My husband and I were raised in religious households. He was raised as a Catholic and practically grew up serving the Catholic church. I, however, grew up in a Baha’i household. One is more traditional and strict, the other a bit more progressive and modern. Naturally, when we decided to get married, there were a lot of discussions surrounding religion and spirituality, especially about how to achieve harmony in an interfaith household.
And now that we have kids, it poses a different kind of challenge. The question isn’t so much whether we would be teaching our children about religion, that’s already a given. If you’re wondering why, I am a firm believer that teaching children about the different world religions and their principles will lay the foundation of their values and characters and will ultimately define the kind of person they will grow up to be. Katherine Blanchard, professor of religious studies in Alma College in Michigan could not have said it better when she said,
“Exposing students to a bird’s-eye view of what religion is and how it functions in our society helps them learn respect for other peoples’ behaviors and choices.”https://www.washingtonpost.com/lifestyle/2021/10/25/teaching-kids-world-religions-cultures/
The question now becomes “how?” How do I teach my children about religion and when is the appropriate time to do so? As millennial parents, this feels a little like being pulled into two separate directions. On the one hand you want to guide and shape your children but on the other hand you are aware that letting them become their own person is just as important.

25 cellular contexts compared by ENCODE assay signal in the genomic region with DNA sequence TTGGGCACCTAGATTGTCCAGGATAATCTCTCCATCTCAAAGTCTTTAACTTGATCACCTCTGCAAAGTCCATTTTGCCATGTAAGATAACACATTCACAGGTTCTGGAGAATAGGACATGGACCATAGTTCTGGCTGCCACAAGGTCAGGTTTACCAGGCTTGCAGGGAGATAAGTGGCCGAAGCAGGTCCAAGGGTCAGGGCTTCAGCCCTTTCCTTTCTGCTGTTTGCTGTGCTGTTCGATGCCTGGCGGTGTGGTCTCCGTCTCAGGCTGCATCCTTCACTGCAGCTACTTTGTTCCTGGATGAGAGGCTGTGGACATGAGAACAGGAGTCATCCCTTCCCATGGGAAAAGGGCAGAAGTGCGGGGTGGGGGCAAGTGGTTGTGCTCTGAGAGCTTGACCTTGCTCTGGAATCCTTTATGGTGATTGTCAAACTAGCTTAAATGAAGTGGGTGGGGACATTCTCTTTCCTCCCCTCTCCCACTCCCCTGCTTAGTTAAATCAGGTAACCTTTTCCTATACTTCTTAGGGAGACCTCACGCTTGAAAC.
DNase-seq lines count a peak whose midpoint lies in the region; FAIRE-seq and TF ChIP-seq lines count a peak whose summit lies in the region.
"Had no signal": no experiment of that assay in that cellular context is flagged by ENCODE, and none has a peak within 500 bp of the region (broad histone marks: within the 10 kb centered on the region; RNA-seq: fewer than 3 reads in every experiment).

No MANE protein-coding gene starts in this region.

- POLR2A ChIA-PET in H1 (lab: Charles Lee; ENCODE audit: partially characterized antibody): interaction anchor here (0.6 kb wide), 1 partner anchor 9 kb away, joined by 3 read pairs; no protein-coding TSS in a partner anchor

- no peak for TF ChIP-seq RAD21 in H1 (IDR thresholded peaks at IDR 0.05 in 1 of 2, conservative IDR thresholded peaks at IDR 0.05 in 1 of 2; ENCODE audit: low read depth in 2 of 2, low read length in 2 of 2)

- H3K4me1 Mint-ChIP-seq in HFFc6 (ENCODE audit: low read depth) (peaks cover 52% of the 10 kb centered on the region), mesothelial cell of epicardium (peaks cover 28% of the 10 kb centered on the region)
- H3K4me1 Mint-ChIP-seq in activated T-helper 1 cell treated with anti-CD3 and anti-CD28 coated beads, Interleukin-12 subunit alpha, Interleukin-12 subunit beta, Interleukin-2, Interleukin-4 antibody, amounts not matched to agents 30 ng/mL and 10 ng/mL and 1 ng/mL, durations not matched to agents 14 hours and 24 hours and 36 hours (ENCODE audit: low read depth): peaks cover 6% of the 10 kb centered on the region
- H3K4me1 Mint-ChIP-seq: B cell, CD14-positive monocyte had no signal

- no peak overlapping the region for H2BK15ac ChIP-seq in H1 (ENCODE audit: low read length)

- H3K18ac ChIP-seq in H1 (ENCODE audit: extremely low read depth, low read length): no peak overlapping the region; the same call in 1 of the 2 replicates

In our household, we have already started the habit of praying with our children and introduced the concept of God – in the most age appropriate way we know how. However, many religious scholars do not recommend introducing any religious influence to your children until they are about 6 or 7 years old. Bible stories and other simple, age-appropriate scriptures and parables should be okay. In fact, they provide an avenue for families to bond and connect.
If you like to travel as a family, Blanchard suggests that it would be a good idea to visit houses of worship for your kids to gain some knowledge about mosques and churches and for them to have an idea of what they’re like. In most cases, these places of worship are happy to welcome visitors, though if you’re unsure about what might be best for a nonmember, it’s best to call ahead.
It is also important to let your children unfold on their own and use their impulses as your guide in teaching them. As the renowned author, Deepak Chopra, would put it, “controlling a child or projecting yourself on to her is a recipe for rejection and rebellion later on, not to mention stunted growth in the present.”
Most importantly, to quote Prof. Blanchard, “Don’t be afraid to say that you don’t know the answers, because when it comes to the really hard questions about religion — life, death, the afterlife — nobody does.”
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